The fact is that fashion is a business and it is us, the consumers, who keep it thriving. Is it any wonder the industry sticks to a winning formula and largely shuns the idea of using bigger, more representational female models, let alone disabled models whose physical forms will be even more difficult to sell as aspirational?
Yet maybe the BBC's reality show will make a difference. After all, fashionistas are always looking for something new, and disabled models are perfect to create intrigue and attract attention.
"A disabled model, by definition, will be more memorable in a photo than an able-bodied girl, thus making her attractive to a commercial person trying to sell clothes in an advert, or in editorial," says O'Riordan. Her magazine will feature the programme's winner in a high-end fashion spread by world-renowned photographer Rankin.
This gesture in itself would give any able-bodied model major kudos and guarantee further bookings, so it will be interesting to see what kind of impact this shoot will have on the future of the disabled model.
After that, maybe, it's up to the public. Are they willing to prove their readiness to accept a different ideal of beauty by buying a magazine featuring a amputee model. It's our collective responsibility. If we want to see the fashion industry broaden its parameters, we must put our money where our mouth is.
Add your comments on this story, using the form below.
Models set impossible standards of beauty for the ordinary woman to emulate. Not long ago I saw a girl of about 20 dressed in an artsy fashion walking down the street with two artifical legs. She was not hiding the fact that her legs were gone. Still she wanted to look pretty. I was very moved by her spirit. Most females want to look good and if they are disabled even more so. The rest of us can be inspired by their courage
angelica adams, cambridge ma us
Good luck to all of you. It is time the fashion industry woke up to real life. I'm sure you will all look great. My father was disabled and (apart from things he was physically unable to do) let nothing get in his way!!
Jean Smith, Dunfermline
Does anyone REALLY care if a disabled girl can become a model? It's akin in a lot of ways to asking if someone suffering with a mentally debilitating condition can become one of the worlds top scientists! I'm not disabled and I can't be a model. These programs anger me because I don't believe they are about "hopes and dreams". I believe it's just more fodder for people who want to be shocked.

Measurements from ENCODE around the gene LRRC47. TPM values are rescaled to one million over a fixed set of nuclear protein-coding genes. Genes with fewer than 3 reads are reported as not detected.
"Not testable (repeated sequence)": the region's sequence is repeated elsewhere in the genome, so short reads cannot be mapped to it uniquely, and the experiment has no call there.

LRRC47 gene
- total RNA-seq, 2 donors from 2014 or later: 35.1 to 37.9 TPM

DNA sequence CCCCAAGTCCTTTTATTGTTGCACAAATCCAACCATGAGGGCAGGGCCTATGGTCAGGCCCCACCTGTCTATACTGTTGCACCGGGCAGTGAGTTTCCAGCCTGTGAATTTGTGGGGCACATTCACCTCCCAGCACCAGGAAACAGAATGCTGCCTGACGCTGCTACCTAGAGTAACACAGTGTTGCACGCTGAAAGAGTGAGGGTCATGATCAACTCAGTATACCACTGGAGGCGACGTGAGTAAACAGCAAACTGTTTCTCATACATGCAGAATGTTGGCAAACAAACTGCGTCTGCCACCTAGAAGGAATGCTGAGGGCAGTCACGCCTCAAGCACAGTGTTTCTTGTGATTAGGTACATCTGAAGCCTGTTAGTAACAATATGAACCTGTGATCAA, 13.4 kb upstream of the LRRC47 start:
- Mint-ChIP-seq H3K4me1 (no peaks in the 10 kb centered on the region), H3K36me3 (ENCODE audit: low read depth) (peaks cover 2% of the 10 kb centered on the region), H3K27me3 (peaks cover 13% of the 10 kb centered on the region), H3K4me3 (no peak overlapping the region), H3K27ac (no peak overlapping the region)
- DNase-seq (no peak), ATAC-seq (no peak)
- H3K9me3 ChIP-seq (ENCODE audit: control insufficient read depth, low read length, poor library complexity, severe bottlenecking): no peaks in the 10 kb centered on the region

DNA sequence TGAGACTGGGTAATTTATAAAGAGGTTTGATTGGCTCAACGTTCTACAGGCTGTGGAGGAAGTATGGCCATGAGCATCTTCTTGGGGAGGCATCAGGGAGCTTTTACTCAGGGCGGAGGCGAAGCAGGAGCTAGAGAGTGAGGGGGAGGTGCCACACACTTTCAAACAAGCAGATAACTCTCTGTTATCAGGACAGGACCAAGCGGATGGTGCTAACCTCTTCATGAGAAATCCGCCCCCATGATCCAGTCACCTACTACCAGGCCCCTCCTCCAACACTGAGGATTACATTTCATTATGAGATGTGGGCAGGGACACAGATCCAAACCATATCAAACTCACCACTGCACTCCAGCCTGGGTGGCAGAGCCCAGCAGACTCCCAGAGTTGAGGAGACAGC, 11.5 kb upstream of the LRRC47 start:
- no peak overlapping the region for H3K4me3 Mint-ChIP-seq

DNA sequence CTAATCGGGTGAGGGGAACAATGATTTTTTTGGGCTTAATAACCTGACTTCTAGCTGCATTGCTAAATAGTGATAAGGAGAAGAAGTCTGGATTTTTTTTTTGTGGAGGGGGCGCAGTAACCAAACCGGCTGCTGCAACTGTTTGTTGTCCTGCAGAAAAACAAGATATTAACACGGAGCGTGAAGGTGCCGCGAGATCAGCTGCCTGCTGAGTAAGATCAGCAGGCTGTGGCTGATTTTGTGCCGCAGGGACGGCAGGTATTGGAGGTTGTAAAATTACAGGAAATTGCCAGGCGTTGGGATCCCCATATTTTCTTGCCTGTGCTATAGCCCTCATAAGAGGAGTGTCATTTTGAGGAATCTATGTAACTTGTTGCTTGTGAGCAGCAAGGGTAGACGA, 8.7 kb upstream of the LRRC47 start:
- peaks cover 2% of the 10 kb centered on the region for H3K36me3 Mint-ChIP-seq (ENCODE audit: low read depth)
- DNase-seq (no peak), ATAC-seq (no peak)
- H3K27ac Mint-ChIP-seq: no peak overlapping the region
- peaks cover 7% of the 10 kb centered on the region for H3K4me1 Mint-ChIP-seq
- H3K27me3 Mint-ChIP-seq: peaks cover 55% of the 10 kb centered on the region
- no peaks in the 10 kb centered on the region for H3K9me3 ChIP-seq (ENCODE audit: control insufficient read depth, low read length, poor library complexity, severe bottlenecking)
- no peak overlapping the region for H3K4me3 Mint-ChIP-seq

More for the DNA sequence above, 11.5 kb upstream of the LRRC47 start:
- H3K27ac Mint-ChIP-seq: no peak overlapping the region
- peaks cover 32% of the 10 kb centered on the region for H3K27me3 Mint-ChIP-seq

Totally agree with Marie's comments about a disabled model being memorable. The girls shown are certainly much prettier than the usual models BUT I feel we live in a sad world that doesn't like "abnormalities" and I say that NOT meaning at all to offend anyone at all. I'm 54, 5ft 4 inches and about 4 stone overweight so I know people would never accept me as a model. Having said all this I wish all of them the very best of luck indeed.
These women chose modelling as a career when their bodies matched what the industry wanted - a standard which automatically excludes the vast majority of people (especially those that fancy a meal every once in a while). How can they be surprised when such a shallow business discards them when they are no longer "perfect"?
Michaela, Runcorn, UK
1. Heather Mills is disabled as is Gabrielle - both had decent modelling careers.
2. I am not disabled and I also can't get modelling jobs why? Because I'm ugly. Not everyone can be a model, or a singer, or a footballer. Special exception cannot be granted to one minority. That would be wholly unfair to everyone else. Ask yourself can Boris Johnson be the next top model? My guess is you will say no with a captial N.
Graham Pinnock, Norwich
In my mind, all of the girls from the BBC show are stunning enough to deserve the status of 'supermodel'. I don't like that they should have to compete to prove that only one of them can fit in with Naomi/Heidi/Kate etc. Rather than making them compete I would be much more interested in seeing them all modelling and comparing their lives to those of ordinary models. Maybe it's also time for people to adjust to the fact that 'flawless' doesn't automatically mean beautiful.
I think this programme is a fantastic idea! Good on you BBC.